Boris Kralevich, an engineer and inventor, thought he left his daughters set for life.
For almost 100 years, the building at 2049 Fillmore St. in San Francisco’s Lower Pacific Heights neighborhood had been in the Kralevich family. His father, Milan, purchased it with a friend and together they ran the Lincoln Bar & Grill out of it. In 1981, Boris rented the 2,000-square-foot space to Elite Cafe, a New Orleans-inspired eatery known for its classic interior and marble-topped bar.
When he was in his late 50s, Kralevich put the building in trust for his daughters, Elaine Fiorina and Sylvia Johnson, as they were both getting married.
“His thought was that if these marriages don’t work out, no matter what happens, I have provided monthly income for them and I know my daughters are taken care of,” Fiorina says. For years, the checks arrived like clockwork, with about $120,000 being distributed to the sisters annually.
Things changed in 2011, Fiorina says, when Monterey attorney John Arthur Hudson took over as court-appointed trustee. That year, according to court records, Hudson took out a $250,000 loan on the property, then modified it to $539,000 in 2016 and modified again in 2017 to $637,000. In 2018, Johnson, a Carmel resident, contacted her sister and said something didn’t look right with the way they were being paid—payments were coming in cash, by money order and cashier’s checks bearing Hudson’s name, but not from the trust account. An account at Wells Fargo Bank that should have had at least $12,000 in it—Hudson, a former Monterey County prosecutor, had reported that amount to the sisters just a week earlier—contained far less.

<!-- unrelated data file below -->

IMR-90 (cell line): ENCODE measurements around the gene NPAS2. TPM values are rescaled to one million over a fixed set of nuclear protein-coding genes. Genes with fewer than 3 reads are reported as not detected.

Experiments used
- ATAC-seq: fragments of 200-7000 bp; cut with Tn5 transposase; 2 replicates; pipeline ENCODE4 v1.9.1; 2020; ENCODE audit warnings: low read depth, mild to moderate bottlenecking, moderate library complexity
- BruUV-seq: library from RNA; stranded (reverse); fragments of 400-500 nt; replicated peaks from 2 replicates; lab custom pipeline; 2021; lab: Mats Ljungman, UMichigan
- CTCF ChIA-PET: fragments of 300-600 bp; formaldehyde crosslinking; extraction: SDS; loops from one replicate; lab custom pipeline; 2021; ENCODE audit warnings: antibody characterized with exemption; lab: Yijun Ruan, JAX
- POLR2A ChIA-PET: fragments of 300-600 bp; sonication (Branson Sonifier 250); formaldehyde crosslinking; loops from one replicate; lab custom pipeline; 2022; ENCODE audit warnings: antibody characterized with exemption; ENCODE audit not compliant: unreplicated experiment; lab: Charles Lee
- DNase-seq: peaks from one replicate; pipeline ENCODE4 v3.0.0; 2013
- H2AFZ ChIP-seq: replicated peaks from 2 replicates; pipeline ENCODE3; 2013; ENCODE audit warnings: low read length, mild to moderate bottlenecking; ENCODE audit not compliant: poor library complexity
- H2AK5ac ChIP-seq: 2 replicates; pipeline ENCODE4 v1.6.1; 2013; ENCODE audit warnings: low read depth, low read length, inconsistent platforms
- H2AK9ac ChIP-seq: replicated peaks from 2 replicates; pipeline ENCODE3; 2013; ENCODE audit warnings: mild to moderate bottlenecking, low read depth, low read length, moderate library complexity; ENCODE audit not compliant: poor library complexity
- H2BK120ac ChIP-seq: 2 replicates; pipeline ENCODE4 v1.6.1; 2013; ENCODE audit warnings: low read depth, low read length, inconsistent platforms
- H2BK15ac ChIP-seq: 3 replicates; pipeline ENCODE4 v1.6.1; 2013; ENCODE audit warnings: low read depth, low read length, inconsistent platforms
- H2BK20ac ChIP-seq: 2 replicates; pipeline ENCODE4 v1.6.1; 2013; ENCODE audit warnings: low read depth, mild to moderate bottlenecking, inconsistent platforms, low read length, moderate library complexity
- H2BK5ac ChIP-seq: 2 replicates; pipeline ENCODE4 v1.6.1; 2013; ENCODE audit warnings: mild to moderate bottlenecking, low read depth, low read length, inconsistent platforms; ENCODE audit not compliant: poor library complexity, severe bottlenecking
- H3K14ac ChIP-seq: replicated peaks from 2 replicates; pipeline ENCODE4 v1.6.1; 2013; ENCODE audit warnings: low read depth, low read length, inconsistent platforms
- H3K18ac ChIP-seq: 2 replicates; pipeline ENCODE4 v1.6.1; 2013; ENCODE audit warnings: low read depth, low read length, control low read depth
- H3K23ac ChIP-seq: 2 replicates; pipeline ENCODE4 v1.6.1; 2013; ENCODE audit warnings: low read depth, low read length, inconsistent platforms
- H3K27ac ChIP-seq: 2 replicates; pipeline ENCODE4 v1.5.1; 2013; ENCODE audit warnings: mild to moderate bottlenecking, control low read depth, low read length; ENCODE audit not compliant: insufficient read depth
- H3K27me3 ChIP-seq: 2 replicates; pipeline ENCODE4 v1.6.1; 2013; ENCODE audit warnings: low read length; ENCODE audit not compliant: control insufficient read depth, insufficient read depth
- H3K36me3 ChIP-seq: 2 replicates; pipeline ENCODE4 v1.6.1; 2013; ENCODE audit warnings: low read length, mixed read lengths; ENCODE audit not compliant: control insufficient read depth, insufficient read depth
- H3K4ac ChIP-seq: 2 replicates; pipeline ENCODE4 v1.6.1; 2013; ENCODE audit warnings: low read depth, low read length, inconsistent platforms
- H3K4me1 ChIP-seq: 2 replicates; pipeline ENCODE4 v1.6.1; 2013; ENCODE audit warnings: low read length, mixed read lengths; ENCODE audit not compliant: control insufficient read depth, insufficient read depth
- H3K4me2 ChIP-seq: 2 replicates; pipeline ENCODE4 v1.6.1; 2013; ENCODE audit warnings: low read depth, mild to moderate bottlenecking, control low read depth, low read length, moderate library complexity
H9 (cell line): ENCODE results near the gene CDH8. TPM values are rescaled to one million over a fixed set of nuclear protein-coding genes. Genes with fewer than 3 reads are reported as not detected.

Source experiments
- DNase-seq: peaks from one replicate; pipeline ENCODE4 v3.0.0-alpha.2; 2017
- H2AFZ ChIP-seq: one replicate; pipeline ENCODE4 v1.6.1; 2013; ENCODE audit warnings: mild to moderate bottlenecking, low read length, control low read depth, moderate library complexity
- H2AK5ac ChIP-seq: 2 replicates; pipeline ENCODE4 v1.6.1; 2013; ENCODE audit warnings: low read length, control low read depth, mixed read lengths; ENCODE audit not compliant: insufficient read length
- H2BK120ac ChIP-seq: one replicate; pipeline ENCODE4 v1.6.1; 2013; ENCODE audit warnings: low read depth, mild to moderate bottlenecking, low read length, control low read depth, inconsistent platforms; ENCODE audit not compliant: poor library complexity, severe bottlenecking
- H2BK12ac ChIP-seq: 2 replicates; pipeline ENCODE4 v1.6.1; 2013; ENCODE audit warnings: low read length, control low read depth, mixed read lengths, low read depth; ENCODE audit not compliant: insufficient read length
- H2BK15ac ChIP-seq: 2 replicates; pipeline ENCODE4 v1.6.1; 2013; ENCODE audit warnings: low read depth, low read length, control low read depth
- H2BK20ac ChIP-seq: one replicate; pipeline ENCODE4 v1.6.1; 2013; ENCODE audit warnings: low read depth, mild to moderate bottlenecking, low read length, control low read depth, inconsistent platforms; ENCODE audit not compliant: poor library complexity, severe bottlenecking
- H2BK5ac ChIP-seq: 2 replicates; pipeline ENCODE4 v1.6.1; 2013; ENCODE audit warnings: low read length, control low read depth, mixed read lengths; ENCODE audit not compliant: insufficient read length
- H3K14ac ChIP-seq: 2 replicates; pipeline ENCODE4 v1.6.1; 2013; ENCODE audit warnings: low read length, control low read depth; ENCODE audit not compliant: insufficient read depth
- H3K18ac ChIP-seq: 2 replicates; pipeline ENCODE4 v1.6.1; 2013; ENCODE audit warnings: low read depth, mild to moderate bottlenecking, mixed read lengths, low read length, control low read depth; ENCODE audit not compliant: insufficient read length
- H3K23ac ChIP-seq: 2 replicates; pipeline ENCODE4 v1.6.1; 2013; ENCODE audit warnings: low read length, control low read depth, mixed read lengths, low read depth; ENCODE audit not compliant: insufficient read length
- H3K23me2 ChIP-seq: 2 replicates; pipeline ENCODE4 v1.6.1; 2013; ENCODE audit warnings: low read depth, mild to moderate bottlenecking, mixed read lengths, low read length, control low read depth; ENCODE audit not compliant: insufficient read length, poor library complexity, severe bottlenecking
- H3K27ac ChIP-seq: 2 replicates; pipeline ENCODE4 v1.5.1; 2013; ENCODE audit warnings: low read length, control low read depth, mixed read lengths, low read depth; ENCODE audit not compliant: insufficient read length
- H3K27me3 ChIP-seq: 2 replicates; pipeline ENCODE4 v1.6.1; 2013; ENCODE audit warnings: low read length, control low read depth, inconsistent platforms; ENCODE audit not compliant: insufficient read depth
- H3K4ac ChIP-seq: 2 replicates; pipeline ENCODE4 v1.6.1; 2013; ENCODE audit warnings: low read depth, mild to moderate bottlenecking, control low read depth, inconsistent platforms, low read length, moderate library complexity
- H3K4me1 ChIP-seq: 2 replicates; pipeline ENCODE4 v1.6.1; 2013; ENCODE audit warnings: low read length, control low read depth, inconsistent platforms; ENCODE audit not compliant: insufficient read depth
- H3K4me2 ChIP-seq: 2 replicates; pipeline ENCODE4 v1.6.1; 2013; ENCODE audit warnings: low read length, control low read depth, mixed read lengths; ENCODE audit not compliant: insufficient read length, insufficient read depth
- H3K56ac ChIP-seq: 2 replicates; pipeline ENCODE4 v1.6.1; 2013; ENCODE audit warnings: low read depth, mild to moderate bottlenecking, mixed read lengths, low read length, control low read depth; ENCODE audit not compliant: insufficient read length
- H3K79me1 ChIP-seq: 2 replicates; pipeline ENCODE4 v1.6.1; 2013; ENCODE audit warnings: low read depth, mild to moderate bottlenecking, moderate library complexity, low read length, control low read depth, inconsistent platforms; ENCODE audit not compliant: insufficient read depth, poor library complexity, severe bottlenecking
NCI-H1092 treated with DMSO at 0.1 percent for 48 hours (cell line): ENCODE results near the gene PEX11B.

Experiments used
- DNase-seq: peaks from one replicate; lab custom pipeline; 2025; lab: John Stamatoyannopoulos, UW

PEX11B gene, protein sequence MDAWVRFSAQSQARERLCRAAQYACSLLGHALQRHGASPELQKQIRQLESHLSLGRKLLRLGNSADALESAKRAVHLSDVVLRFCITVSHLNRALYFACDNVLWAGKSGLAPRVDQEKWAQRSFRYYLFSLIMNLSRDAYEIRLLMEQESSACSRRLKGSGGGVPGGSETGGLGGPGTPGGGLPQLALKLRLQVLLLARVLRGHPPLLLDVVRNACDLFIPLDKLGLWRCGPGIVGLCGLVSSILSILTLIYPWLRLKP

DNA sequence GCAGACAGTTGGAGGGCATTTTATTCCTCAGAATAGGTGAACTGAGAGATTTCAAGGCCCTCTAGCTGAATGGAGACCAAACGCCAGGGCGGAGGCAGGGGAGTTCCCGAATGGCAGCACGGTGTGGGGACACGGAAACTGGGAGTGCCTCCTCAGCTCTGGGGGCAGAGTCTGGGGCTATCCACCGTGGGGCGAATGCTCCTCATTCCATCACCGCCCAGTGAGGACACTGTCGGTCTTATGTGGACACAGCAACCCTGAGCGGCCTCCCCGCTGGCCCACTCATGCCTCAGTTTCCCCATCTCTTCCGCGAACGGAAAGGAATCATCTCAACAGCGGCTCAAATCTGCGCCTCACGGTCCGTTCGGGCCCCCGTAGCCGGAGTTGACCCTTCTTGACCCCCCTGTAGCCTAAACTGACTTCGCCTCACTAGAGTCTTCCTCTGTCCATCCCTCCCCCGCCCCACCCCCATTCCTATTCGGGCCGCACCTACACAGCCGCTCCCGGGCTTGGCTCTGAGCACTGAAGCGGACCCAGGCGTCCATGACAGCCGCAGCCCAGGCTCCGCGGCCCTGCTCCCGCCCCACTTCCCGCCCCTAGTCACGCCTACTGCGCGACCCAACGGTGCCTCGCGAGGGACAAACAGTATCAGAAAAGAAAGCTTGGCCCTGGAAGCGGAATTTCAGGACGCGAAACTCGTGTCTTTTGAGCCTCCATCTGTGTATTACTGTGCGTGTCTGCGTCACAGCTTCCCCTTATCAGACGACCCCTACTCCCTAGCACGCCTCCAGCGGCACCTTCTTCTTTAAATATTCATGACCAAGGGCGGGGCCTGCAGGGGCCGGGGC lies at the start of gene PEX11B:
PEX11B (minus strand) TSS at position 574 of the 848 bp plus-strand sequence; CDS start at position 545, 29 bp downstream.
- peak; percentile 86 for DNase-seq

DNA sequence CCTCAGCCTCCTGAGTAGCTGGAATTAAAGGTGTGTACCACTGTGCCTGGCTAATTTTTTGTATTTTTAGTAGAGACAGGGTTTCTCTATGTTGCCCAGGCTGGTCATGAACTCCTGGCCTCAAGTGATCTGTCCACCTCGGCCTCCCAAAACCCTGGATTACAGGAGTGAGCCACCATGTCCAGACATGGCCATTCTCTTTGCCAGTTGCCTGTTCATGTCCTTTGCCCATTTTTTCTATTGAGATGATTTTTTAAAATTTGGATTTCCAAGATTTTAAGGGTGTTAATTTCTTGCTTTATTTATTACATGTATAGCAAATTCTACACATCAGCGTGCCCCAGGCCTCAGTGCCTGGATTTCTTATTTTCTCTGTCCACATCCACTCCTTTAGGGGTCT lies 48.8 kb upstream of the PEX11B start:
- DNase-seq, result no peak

A Wells Fargo employee wouldn’t tell Fiorina how much was there, but told her she needed to get professional help and fast.
In June 2018, Fiorina and Johnson petitioned the court to remove Hudson as trustee. In September 2018, Monterey County Superior Court Judge Susan Matcham ordered Hudson to repay the trust the full amount of all loans he took out, clear the property of liens that resulted from the loans and refund $20,000 in trustee fees by January 2019.
It’s 18 months later, and last week, Hudson was charged in federal court with wire fraud in a complaint that alleges he pledged the Fillmore Street Property as security and falsely represented that the loans would be used to improve the property. Instead, federal investigators traced the loan proceeds to Hudson’s unrelated legal settlement payments, personal mortgage and credit card payments and other personal expenses. He is currently out on $500,000 unsecured bond and reportedly living in Sacramento.
Monterey attorney Larry Biegel, who represented Hudson during the process to remove him as trustee, says he’s known Hudson for 40 years and tried cases against him when Hudson was a prosecutor.
“There’s no question he went wrong, but to go into specifics of what happened would be violating attorney-client privilege,” Biegel says. “I will tell you he feels enormously bad about it.”
Fiorina says she couldn’t get anyone in local law enforcement interested in the case. The Monterey County Sheriff’s Office, she says, considered it a civil matter and told Johnson, a Carmel resident, to talk to the Carmel Police. Carmel Police told the sisters to talk to San Francisco police, and they told them it was Monterey County’s problem. Her attorney, Palm Desert-based Nikki Allen, worked her connections to get the FBI interested.
Fiorina also says the California State Bar has taken no action against Hudson’s license and he’s still allowed to practice law. The Fillmore Street building was sold to satisfy the loans Hudson took out, with the proceeds after paying the debt going to taxes and the sisters.
“I was relentless. I wouldn’t stop,” Fiorina says. “If I die doing this, he is going to pay for what he did. Ultimately, the system worked, but in the Monterey County legal community, there’s a real good old boys’ network.”
Hudson’s attorney, federal public defender Gabriela Bischof, did not return a call requesting comment.
This is a longer version of a story that appeared in print in the June 25-July 1 issue.